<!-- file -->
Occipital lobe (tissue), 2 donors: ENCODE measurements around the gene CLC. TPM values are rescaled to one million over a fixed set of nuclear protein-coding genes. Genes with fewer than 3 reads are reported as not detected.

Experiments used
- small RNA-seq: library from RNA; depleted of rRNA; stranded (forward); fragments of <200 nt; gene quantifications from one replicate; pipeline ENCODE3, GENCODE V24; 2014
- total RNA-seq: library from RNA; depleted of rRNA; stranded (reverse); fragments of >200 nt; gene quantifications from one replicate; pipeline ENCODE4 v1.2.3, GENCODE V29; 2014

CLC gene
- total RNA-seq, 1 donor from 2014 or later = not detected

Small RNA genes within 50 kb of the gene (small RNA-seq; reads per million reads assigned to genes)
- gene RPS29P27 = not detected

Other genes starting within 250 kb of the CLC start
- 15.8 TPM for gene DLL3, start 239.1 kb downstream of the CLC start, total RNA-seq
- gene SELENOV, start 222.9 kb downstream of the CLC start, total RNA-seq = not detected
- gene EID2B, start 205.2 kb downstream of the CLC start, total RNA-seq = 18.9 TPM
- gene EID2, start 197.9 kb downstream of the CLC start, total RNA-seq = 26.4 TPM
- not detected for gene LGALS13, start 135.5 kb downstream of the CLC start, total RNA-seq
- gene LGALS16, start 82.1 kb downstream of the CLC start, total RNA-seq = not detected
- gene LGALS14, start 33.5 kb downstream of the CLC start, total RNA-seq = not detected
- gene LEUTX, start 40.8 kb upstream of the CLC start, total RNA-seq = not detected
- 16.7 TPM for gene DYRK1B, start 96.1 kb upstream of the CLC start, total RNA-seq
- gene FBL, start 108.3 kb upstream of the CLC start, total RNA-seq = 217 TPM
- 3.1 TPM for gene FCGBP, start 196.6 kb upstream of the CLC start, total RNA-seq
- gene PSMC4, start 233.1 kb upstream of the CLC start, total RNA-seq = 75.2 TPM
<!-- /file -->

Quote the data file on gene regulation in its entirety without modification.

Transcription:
Occipital lobe (tissue), 2 donors: ENCODE measurements around the gene CLC. TPM values are rescaled to one million over a fixed set of nuclear protein-coding genes. Genes with fewer than 3 reads are reported as not detected.

Experiments used
- small RNA-seq: library from RNA; depleted of rRNA; stranded (forward); fragments of <200 nt; gene quantifications from one replicate; pipeline ENCODE3, GENCODE V24; 2014
- total RNA-seq: library from RNA; depleted of rRNA; stranded (reverse); fragments of >200 nt; gene quantifications from one replicate; pipeline ENCODE4 v1.2.3, GENCODE V29; 2014

CLC gene
- total RNA-seq, 1 donor from 2014 or later = not detected

Small RNA genes within 50 kb of the gene (small RNA-seq; reads per million reads assigned to genes)
- gene RPS29P27 = not detected

Other genes starting within 250 kb of the CLC start
- 15.8 TPM for gene DLL3, start 239.1 kb downstream of the CLC start, total RNA-seq
- gene SELENOV, start 222.9 kb downstream of the CLC start, total RNA-seq = not detected
- gene EID2B, start 205.2 kb downstream of the CLC start, total RNA-seq = 18.9 TPM
- gene EID2, start 197.9 kb downstream of the CLC start, total RNA-seq = 26.4 TPM
- not detected for gene LGALS13, start 135.5 kb downstream of the CLC start, total RNA-seq
- gene LGALS16, start 82.1 kb downstream of the CLC start, total RNA-seq = not detected
- gene LGALS14, start 33.5 kb downstream of the CLC start, total RNA-seq = not detected
- gene LEUTX, start 40.8 kb upstream of the CLC start, total RNA-seq = not detected
- 16.7 TPM for gene DYRK1B, start 96.1 kb upstream of the CLC start, total RNA-seq
- gene FBL, start 108.3 kb upstream of the CLC start, total RNA-seq = 217 TPM
- 3.1 TPM for gene FCGBP, start 196.6 kb upstream of the CLC start, total RNA-seq
- gene PSMC4, start 233.1 kb upstream of the CLC start, total RNA-seq = 75.2 TPM